Roasted Green Tomato Galette with Tofu-Walnut Ricotta / #vegan / govegga.com

Notes
  • If possible, make the ricotta the day before to let the flavors develop and to save time.
  • This recipe requires a half batch of the ricotta, so you can either halve the recipe or save the remaining ricotta for another day. (Stuffed shells, anyone?)
  • I included walnuts in the ricotta to add texture and a little extra protein. They’re not necessary, so feel free to leave them out.
  • You can use more tomatoes if you have them on hand.

Disclaimer: his post includes affiliate links. If you purchase something through my link, it costs nothing extra for you, but I get a few pennies to help cover hosting costs.

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Simple Spicy Green Beans and Tofu

Two  months ago, Steven and I bought a house. We’d been looking for for something old, with lots of character, in the country(ish).

We bought an early ’70s midcentury-inspired, contemporary-as-all-heck house in the suburbs. And we love it.

What I love perhaps most of all is having a beautiful backyard where I can garden and my pups can hang out. My wonderful parents came down to help us move, and my dad built us two raised garden beds. He also brought plants galore and taught me all about the best ways to transplant various little plantlings. (It pays to have a master gardener who spends most of his free time at a greenhouse for a dad!) We planted relatively late in the season and had a little deer-eating-all-the-baby-tomatoes incident, but things are finally starting to pick up out there. I have more basil than I know what to do with, and everything is coming in beautifully. I love it. Just look at these sweet filius blue peppers — aren’t they cute?!

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Cutest lil peppers that you ever did see.

A post shared by Kelly (@kelmishka) on

 

I also love living a mile from a wonderful weekend farmers’ market. On Saturday mornings, I walk over to the market to stock up on lush fresh veg and fruit, then treat myself to a cold-brew coffee from Brewing Good Coffee Co., a local craft coffee roaster that just happens to be run by vegans. (Their motto is “Drink coffee. Save animals.” Done.) By the time I get home, I’m extra sweaty from being weighed down by all that veggie goodness, but at least I’m caffeinated!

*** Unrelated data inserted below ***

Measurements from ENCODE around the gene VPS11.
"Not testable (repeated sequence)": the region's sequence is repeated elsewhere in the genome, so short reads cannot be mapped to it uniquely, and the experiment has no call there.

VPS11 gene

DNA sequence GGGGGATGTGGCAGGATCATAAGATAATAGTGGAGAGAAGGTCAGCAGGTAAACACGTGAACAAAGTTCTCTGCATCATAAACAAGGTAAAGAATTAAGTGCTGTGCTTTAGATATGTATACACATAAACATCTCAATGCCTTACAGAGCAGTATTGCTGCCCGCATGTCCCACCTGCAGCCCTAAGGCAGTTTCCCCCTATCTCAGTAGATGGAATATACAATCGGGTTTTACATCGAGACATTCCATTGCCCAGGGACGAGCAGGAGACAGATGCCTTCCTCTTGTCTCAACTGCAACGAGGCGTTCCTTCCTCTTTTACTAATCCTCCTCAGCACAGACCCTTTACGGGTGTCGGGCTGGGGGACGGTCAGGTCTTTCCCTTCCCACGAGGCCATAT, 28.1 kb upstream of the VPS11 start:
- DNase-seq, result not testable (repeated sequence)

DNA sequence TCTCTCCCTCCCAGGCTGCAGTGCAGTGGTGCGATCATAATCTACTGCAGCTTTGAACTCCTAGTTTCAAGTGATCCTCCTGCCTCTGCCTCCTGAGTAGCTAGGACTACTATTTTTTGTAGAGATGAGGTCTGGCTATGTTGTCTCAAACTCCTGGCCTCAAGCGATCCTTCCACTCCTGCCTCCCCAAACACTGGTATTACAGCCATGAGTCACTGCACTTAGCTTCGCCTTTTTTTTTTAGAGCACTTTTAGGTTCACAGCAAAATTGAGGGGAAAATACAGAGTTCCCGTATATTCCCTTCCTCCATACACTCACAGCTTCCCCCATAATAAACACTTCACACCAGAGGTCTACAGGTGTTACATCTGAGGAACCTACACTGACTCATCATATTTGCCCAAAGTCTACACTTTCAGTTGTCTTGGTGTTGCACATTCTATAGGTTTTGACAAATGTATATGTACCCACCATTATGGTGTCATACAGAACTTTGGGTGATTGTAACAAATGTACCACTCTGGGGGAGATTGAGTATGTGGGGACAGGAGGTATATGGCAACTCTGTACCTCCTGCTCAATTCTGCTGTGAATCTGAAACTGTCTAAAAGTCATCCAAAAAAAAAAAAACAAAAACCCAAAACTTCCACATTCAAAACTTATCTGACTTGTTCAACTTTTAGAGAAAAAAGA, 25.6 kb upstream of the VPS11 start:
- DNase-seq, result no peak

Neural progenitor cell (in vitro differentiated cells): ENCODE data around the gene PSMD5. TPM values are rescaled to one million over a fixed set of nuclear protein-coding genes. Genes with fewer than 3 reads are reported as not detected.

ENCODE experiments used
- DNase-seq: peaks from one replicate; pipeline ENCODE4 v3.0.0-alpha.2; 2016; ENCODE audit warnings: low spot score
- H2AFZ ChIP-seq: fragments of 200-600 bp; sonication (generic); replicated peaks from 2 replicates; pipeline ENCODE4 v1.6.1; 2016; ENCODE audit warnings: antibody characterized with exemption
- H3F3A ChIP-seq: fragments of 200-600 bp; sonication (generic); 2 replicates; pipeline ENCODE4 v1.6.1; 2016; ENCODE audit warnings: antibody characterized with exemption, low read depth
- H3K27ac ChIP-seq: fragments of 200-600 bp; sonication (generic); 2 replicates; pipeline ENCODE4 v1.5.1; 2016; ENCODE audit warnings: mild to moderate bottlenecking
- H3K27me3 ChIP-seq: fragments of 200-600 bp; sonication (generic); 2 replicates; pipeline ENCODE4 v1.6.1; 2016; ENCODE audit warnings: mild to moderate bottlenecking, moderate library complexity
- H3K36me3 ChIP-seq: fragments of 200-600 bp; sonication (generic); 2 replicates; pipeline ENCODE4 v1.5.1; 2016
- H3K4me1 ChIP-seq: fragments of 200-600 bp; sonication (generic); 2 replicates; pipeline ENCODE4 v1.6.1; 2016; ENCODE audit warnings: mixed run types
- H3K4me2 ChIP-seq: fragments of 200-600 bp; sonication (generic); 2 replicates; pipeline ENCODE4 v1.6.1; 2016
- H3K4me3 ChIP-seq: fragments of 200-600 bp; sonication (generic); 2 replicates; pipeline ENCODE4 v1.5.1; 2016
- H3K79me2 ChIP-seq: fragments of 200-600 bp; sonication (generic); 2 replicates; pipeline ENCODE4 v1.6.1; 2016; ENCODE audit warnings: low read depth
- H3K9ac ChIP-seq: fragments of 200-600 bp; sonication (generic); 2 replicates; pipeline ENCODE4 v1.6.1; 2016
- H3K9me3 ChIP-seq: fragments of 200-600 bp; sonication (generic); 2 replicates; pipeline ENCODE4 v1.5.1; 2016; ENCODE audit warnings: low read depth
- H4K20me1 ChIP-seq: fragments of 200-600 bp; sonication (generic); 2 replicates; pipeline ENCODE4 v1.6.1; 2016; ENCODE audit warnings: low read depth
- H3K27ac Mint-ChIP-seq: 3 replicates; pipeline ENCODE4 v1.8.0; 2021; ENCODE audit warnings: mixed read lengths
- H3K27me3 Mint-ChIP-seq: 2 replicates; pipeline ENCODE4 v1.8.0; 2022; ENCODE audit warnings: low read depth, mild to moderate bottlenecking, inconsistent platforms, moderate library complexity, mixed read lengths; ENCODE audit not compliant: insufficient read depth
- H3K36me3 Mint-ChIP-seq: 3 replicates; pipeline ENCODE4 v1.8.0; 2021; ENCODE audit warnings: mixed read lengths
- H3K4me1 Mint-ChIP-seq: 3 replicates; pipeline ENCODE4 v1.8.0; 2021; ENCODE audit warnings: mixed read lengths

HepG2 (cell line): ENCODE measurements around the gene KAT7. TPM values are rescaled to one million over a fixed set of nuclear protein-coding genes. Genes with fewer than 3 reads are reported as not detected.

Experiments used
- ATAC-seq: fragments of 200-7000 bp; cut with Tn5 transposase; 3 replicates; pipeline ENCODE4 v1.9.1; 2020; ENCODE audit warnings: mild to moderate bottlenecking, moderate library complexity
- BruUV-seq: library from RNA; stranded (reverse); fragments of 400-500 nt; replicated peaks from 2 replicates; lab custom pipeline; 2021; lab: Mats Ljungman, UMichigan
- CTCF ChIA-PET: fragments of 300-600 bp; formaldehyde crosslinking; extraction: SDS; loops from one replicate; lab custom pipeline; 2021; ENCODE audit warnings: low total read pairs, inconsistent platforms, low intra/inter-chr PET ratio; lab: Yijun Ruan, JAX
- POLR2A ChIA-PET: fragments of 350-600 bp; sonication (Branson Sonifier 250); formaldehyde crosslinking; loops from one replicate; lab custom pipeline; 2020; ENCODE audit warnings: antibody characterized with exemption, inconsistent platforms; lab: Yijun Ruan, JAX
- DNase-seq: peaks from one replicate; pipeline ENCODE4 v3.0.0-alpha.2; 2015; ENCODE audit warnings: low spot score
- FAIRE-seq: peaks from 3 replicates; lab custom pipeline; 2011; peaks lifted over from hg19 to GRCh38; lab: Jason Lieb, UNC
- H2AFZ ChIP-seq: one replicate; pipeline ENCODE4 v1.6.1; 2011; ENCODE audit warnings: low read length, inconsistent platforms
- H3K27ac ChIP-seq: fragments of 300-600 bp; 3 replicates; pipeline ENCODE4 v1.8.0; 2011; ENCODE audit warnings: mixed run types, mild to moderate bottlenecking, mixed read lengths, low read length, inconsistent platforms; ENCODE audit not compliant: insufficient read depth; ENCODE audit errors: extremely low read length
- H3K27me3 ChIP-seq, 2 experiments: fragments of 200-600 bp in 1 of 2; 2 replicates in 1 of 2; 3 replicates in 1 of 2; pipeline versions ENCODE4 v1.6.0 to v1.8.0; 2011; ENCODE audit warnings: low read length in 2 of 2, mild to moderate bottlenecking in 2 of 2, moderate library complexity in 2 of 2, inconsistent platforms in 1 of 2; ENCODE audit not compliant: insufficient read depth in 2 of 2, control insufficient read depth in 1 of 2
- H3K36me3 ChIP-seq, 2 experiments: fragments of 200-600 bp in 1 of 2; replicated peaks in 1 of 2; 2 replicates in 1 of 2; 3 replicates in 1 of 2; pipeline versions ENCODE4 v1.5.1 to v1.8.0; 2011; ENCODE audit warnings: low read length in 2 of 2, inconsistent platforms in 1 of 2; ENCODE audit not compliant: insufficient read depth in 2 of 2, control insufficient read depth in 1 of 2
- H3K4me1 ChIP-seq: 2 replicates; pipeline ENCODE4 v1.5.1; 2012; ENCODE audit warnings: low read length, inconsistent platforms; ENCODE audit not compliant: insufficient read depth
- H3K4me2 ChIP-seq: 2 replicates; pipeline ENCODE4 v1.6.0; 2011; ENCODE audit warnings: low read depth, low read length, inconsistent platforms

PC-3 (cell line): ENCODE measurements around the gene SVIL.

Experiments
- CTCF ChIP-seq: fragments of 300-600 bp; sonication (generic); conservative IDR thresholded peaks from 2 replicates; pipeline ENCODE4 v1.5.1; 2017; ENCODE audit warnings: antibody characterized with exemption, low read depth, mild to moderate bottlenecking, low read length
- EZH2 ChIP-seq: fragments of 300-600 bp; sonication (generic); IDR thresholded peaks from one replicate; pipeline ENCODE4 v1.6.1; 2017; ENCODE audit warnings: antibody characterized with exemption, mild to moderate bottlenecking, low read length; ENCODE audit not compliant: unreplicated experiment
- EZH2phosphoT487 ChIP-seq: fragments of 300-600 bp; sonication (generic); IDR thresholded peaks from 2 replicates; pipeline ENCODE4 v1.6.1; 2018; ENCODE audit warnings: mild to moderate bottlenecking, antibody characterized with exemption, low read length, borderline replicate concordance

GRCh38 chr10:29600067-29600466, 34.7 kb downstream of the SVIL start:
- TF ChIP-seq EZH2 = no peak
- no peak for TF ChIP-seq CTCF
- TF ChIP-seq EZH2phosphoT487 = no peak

This Saturday, I picked up a big ol’ carton of green beans and knew I had to gobble them up right away. They starred in a spicy dish alongside some tofu and hot peppers from the garden (not the ones in the photo above). I finished everything off with a nice spicy sauce and served over brown rice. Yes, this recipe is super simple — in fact, it’s barely a recipe at all. But this time of year, when all this gorgeous produce is in its prime, I like meals that are simple enough to let the veggies shine. Plus, who wants to spend hours in the kitchen when the sun is shining and you’ve got a backyard calling your name?! :)

Green beans and tofu star in this simple, spicy vegan dinner.

Simple Spicy Green Beans & Tofu
Serves 2-3

  • 1 T coconut oil
  • 1 T freshly grated ginger
  • 2-3 large cloves garlic, minced
  • 2 small purple cayenne hot peppers, diced OR 1-2 t dried red pepper flakes*
  • 2 T low-sodium soy sauce
  • 1 T brown sugar
  • 1 tsp seasoned rice vinegar
  • 1 lb extra firm tofu, cubed
  • 1 lb green beans, chopped or snapped into roughly 1″ pieces

Melt the coconut oil in a large saucepan over medium-low heat, then add the ginger, garlic, and pepper/pepper flakes. Cook for about 3 minutes, or until the garlic starts to brown, then add the tofu.

Cook the tofu over medium-low for 7-10 minutes, turning every few minutes, until the cubes start to get crispy and golden. Keep the heat on medium-low so the tofu doesn’t burn.